NASHVILLE, Tenn. (WTVF) — A Tennessee doctor is calling on Gov. Bill Lee to do more to help combat COVID-19, saying hospitals are overwhelmed.
Dr. James Parnell, of the Tennessee Chapter of the American Academy of Emergency Medicine, said for starters, he wants to see a statewide mask mandate put in place. He also wants to make the emergency backup supply of the Pfizer COVID-19 vaccine available to all area hospitals now.
Dr. Parnell says hospitalizations are extremely high right now. In his emergency room, he says there aren't enough beds for COVID-19 patients and non-COVID patients. Also, staff members are falling ill left and right.
Dr. Parnell is pleading for Gov. Lee to “stop ignoring health professionals” and to stop with the “’fend for yourself’ approach to the COVID crisis."
Other area doctors are also spreading the message.
"We come to you not complaining about the long hours, not complaining about the trials and tribulations of the job, and there are many. We come to you lamenting the endless death and destruction that we are seeing every day. It's tearing us apart. It's preventable, we need your help, please,” said pulmonologist Dr. Jason Martin.
This group of doctors says it's likely one in every 100 people in Tennessee has COVID-19 right now, and they're fearful that over the next few months, more people will become hospitalized.
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What is COVID-19 (a.k.a. the new coronavirus?)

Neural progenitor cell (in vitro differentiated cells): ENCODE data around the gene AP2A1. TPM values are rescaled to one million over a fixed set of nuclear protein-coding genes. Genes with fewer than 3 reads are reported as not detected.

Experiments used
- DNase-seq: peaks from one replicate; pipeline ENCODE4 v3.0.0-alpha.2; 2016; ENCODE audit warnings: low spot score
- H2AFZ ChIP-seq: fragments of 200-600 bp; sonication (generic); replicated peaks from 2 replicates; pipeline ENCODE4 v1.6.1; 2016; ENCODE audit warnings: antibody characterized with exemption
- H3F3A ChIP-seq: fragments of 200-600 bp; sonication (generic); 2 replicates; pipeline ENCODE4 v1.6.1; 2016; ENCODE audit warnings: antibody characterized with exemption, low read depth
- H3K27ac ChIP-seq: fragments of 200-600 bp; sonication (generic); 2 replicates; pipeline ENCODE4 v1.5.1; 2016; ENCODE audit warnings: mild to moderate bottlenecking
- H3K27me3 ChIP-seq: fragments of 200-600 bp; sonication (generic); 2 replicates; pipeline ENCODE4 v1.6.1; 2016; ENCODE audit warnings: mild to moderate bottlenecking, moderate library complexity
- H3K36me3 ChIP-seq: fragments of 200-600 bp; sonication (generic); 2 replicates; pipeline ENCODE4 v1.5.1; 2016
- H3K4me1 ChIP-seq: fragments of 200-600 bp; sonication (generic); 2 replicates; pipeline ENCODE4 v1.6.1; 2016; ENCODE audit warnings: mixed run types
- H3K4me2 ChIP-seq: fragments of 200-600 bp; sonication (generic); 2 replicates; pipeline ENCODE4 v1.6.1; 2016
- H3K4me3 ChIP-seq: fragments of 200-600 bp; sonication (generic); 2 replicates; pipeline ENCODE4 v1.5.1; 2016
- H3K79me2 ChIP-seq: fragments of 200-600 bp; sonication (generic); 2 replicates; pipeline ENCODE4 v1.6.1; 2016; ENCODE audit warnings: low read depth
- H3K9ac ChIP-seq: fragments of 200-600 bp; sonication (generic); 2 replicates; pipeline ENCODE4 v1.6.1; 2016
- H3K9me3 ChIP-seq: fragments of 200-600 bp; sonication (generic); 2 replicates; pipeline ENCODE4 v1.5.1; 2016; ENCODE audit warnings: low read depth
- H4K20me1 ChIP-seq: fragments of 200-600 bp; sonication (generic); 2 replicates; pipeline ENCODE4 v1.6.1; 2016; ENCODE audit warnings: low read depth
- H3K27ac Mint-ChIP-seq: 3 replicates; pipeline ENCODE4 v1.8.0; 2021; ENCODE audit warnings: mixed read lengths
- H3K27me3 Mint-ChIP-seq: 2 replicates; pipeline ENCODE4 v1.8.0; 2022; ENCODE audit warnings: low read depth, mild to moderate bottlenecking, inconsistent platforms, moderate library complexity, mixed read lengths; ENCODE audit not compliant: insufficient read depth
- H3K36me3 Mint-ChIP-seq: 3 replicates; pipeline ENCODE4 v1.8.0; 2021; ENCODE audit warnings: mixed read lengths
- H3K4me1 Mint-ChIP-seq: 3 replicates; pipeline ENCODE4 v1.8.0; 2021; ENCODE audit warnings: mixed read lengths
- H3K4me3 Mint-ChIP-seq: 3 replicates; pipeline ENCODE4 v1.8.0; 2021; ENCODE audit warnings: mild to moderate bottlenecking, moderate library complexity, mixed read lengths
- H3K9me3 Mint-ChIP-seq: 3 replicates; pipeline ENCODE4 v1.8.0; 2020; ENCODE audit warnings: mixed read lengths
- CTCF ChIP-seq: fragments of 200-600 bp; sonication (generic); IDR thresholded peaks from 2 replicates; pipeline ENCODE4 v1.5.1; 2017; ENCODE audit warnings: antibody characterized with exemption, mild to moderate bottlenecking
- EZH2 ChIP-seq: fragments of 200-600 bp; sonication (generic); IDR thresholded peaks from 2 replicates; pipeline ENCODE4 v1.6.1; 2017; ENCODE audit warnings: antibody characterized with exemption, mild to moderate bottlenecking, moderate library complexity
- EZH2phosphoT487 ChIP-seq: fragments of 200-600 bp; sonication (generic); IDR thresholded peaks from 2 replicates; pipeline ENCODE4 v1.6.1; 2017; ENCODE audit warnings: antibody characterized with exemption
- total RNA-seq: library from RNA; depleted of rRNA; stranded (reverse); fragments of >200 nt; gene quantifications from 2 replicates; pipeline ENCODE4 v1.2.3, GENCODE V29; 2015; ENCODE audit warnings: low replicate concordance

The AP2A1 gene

According to the World Health Organization, coronaviruses (CoV) are a large family of viruses that cause illness ranging from the common cold to more severe diseases. Examples include the Middle East Respiratory Syndrome (MERS-CoV) and Severe Acute Respiratory Syndrome (SARS-CoV). A novel coronavirus (nCoV) is a new strain that has not been previously identified in humans. COVID-19 stands for "Coronavirus disease 2019," which is when this strain of the coronavirus was discovered.
What are the symptoms?
The CDC says patients confirmed to have the 2019-nCoV reportedly had mild to severe respiratory illness with:
- Shortness of breath or difficulty breathing
Or at least two of the following symptoms:
- Repeated shaking with chills
- Muscle pain
- Sore throat
- New loss of taste or smell
At this time, the CDC believes symptoms could appear as soon as two days after exposure, or as long as 14 days.
The CDC is recommending "common sense" measures such as:
- Wash your hands often with soap and water for at least 20 seconds. If soap and water are not available, use an alcohol-based hand sanitizer.
- Avoid touching your eyes, nose, and mouth with unwashed hands.
- Avoid close contact with people who are sick.
- Stay home when you are sick.
- Cover your mouth and nose with a cloth face cover when around others.
- Cover your cough or sneeze with a tissue, then throw the tissue in the trash.
- Clean and disinfect frequently touched objects and surfaces.